How do I restart my closet?
I am starting a new chapter in my life. I have a closet full of gorgeous blazers, denim shirts, crew necks, and scarves that were shaped by my last work dress code and reflect a very specific American aesthetic, but I’m back in the workforce and have struggling to find a style that reflects my independence. After years of advocating for a very specific look, how do I reboot and end up in my closet? — Christine, New York
I think this is a problem faced not just by someone starting – or looking for – a new job, but by all of us after two years of working mostly from home. Most workplaces have an unspoken and very unspecific dress code (officially the line is generally “proper” dress), and for most of us that code is derived from a quasi-osmotic process of to be surrounded by colleagues and people in positions of power and absorption. the ethos of the institution. You usually end up dressing for the office to be part of the group.
When this group is removed (or only seen from the chest up), or changes completely, these signals disappear, leaving us to play a guessing game.
In many ways, we’re all in this together now, trying to figure out how to represent ourselves as we step back into the world. I often catch myself looking in my closet like it’s a foreign country, wondering who I was when I lived there.
Just picking up where we left off feels weird. So many things have changed: the bodies, the context, the social rules. Not reflecting this change with at least a few spare clothes seems like a mistake. But how much to change and how?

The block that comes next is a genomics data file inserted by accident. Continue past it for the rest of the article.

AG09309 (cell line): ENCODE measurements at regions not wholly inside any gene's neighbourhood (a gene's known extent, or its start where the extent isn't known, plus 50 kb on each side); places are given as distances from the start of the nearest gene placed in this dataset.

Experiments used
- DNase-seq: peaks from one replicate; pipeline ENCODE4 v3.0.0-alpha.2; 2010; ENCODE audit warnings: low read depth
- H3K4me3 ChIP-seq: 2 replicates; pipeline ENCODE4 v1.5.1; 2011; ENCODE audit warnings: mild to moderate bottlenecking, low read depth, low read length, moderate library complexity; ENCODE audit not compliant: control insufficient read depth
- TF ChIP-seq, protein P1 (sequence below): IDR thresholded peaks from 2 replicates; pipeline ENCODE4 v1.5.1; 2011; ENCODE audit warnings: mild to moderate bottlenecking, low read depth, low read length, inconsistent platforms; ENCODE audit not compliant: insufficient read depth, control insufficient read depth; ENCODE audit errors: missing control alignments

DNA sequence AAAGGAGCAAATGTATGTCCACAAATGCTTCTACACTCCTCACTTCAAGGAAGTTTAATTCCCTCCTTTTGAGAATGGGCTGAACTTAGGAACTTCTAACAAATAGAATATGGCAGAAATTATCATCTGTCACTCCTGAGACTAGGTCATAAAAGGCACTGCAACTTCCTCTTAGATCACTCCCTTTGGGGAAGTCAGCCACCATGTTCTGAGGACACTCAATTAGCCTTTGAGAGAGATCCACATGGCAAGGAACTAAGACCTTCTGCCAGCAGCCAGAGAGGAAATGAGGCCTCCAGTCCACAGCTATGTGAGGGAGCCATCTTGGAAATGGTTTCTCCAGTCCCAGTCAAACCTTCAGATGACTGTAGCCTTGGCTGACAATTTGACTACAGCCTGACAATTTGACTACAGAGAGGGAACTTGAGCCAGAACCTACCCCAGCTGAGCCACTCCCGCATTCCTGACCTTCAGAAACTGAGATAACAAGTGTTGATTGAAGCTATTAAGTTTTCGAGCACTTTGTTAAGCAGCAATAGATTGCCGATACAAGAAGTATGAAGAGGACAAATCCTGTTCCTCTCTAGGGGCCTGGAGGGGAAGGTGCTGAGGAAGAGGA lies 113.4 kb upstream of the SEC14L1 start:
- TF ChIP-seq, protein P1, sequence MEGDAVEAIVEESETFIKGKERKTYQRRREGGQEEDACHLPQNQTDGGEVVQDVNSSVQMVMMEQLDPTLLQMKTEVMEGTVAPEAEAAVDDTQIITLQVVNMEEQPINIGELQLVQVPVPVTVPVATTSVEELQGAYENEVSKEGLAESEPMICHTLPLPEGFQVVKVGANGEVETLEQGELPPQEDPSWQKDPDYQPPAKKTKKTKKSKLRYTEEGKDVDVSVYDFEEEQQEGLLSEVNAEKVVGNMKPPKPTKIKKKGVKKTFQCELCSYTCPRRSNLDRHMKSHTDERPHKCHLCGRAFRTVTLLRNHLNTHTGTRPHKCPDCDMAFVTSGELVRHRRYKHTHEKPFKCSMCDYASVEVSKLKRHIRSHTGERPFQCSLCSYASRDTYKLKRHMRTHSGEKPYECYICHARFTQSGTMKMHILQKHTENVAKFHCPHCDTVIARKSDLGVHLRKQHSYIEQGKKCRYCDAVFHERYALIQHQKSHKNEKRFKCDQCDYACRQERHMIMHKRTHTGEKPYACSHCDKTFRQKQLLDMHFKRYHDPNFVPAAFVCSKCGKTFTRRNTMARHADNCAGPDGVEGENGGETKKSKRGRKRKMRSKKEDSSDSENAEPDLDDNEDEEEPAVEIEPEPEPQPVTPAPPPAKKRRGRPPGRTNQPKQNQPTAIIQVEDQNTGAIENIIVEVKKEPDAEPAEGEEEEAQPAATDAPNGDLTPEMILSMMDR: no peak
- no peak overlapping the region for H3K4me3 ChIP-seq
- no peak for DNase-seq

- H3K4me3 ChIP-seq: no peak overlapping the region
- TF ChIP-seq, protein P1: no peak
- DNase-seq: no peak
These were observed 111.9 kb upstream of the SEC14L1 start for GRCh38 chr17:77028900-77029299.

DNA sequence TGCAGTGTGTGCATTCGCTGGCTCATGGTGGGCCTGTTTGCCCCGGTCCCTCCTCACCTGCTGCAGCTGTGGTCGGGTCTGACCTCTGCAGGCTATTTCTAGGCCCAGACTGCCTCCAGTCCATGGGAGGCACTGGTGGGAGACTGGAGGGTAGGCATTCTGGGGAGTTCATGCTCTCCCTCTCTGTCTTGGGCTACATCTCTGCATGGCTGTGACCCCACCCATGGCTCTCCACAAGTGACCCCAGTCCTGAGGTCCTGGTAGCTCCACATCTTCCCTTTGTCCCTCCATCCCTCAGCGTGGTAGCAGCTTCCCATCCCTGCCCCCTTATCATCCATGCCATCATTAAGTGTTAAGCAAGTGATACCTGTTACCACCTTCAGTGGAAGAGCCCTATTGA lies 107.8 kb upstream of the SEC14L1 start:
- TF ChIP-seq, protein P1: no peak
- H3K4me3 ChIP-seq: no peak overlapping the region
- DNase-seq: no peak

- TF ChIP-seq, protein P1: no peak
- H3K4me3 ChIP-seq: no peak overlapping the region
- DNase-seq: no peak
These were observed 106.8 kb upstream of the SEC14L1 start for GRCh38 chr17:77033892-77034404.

Small steps, small steps.
As you forge your way into new spaces and new expressions of identity, it can take some time to decide what you want to look like. It is very good. You don’t want to invest heavily in a new wardrobe only to find that it doesn’t really suit you. It’s not good for the environment or your budget.
Instead, said Alice Moore, digital style advisor for Neiman Marcus in Dallas, try revamping your basics by adding “a pop of color” — perhaps via a top or tee — under classic jackets. . Swap your scarves (which can act as a wormhole to the past) for a chunky costume jewelry necklace from Ben-Amun or Nest.
For a broader statement of intent, Cameron Silver, founder of vintage resale boutique Decades, advised getting “a great motorcycle jacket, since Yves Saint Laurent recognized it as a sign of independence (and of rebellion) when he featured one in his 1960 Christian Dior show. It still does the trick.
Taking inspiration from Mr. Silver’s specialty, and because leather plays a complex role in the climate crisis, this is a great item to resell in store.
Then, he adds, a few crisp white shirts like this one from Everlane, themselves symbols of a fresh start, and a pair of cool sneakers, like those from Missoni x Adidas or Comme des Garçons Play x Converse. They are chic, practical and have a sense of humor. Who can’t work with that?
Answers to your style questions
Every week on Open Thread, Vanessa will answer a reader’s fashion question, which you can send her anytime via E-mail or Twitter. Questions are edited and condensed.